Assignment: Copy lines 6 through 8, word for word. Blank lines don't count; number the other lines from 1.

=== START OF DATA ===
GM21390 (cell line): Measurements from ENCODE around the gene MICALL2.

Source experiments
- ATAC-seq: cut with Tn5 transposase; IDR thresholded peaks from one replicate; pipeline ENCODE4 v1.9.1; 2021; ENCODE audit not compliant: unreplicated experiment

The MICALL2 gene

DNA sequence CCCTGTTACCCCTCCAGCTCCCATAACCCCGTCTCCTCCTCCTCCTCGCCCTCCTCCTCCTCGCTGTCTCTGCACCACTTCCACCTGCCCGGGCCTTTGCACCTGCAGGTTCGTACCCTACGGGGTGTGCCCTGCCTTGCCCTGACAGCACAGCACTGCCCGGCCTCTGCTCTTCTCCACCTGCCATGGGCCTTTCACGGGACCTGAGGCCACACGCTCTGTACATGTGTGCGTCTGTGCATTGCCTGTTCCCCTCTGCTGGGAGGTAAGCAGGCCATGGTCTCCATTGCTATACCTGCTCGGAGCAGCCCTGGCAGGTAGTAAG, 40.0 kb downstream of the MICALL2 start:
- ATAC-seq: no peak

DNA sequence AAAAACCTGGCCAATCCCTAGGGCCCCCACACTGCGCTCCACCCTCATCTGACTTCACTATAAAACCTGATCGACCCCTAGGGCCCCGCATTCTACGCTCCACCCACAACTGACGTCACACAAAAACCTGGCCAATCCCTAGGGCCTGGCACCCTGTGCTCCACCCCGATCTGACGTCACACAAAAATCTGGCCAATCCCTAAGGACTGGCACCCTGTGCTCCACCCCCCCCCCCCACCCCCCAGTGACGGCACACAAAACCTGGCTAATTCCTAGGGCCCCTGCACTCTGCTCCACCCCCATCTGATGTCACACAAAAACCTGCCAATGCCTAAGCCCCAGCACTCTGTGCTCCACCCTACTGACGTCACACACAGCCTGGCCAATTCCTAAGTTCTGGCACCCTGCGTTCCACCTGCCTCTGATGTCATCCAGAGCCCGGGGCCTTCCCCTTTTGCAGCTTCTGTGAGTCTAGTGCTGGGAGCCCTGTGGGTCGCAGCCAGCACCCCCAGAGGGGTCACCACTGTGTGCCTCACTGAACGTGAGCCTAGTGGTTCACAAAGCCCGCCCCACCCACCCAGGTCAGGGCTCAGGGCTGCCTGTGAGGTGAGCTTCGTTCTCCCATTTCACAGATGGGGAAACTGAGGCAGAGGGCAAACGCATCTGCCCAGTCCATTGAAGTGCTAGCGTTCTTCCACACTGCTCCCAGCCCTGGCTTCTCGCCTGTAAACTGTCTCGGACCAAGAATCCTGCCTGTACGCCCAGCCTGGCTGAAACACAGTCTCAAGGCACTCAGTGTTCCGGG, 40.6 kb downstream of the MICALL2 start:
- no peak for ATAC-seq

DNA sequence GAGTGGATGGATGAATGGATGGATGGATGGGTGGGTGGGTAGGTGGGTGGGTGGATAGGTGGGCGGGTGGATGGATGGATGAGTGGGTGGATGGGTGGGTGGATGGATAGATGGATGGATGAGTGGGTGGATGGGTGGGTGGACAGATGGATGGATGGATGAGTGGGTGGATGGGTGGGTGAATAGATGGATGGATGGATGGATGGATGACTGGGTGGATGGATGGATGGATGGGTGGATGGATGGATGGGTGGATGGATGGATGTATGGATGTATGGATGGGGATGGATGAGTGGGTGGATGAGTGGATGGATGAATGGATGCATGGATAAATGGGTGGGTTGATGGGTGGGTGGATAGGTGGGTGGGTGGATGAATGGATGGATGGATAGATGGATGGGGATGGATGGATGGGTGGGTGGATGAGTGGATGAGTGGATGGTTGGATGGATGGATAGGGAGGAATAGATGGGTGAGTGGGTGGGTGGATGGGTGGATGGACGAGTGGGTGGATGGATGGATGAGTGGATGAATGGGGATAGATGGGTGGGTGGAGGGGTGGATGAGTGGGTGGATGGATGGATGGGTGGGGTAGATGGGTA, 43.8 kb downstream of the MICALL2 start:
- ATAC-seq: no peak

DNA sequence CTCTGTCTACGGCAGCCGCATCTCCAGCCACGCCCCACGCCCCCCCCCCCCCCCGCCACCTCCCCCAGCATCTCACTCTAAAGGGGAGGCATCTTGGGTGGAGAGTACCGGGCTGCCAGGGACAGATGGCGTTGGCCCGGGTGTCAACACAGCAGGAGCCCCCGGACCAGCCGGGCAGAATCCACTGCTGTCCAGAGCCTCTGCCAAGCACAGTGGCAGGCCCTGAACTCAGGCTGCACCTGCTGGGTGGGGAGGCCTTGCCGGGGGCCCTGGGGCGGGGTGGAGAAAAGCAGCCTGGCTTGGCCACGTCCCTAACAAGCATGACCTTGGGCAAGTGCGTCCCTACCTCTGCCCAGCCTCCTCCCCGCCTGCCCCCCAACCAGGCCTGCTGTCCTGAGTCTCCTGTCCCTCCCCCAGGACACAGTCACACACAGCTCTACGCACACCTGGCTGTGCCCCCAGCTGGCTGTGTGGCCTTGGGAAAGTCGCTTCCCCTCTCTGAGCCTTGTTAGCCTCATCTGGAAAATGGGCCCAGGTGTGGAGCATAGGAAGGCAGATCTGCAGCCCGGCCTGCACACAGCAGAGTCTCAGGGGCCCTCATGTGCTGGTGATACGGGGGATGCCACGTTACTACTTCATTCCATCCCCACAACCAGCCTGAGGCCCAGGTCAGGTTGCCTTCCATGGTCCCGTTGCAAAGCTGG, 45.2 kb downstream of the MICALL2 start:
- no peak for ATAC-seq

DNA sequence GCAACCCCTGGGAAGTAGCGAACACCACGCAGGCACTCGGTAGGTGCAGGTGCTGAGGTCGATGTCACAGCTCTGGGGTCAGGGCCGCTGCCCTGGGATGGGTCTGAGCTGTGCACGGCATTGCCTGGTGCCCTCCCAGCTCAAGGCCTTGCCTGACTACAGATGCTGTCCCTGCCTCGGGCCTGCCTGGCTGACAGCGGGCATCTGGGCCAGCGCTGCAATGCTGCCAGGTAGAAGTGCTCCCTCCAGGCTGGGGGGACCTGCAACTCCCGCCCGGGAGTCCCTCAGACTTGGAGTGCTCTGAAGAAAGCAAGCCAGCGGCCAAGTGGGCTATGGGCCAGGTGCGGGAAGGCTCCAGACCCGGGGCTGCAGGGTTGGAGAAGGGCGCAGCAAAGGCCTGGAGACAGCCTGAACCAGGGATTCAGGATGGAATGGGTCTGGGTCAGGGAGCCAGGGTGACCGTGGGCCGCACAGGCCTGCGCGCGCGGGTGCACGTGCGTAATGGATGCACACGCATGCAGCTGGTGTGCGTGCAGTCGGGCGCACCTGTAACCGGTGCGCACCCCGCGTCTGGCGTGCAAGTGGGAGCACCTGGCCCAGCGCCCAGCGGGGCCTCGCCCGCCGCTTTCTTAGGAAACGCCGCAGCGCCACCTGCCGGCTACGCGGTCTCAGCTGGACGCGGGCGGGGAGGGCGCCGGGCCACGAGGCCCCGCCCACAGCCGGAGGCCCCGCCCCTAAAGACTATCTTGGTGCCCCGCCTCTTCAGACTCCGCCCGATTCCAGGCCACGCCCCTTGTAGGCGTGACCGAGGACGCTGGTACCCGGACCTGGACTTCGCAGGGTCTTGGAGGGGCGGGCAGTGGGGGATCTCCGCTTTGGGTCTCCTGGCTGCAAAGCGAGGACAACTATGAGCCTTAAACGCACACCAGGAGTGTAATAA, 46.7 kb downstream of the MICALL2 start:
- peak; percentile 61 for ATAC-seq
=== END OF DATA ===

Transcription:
- ATAC-seq: no peak

DNA sequence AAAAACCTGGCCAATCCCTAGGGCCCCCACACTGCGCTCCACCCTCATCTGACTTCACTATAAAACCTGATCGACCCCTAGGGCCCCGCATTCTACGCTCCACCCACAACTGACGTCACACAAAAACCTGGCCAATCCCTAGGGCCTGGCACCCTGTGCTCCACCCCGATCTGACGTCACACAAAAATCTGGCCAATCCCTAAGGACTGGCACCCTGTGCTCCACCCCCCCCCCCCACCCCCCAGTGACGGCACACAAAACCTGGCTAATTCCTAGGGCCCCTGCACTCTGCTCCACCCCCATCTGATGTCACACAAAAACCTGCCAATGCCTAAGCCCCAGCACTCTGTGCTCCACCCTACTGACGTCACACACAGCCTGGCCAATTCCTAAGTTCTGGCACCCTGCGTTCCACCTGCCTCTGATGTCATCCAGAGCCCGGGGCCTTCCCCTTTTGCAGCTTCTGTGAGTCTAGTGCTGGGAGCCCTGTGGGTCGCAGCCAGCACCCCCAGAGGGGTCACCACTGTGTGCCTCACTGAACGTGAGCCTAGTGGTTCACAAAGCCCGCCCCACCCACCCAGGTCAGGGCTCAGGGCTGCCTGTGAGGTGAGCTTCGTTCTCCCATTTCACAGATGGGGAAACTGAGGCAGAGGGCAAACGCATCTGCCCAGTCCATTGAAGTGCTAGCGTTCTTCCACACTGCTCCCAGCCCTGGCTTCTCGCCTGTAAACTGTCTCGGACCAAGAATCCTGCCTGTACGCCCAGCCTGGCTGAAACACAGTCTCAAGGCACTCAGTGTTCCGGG, 40.6 kb downstream of the MICALL2 start:
- no peak for ATAC-seq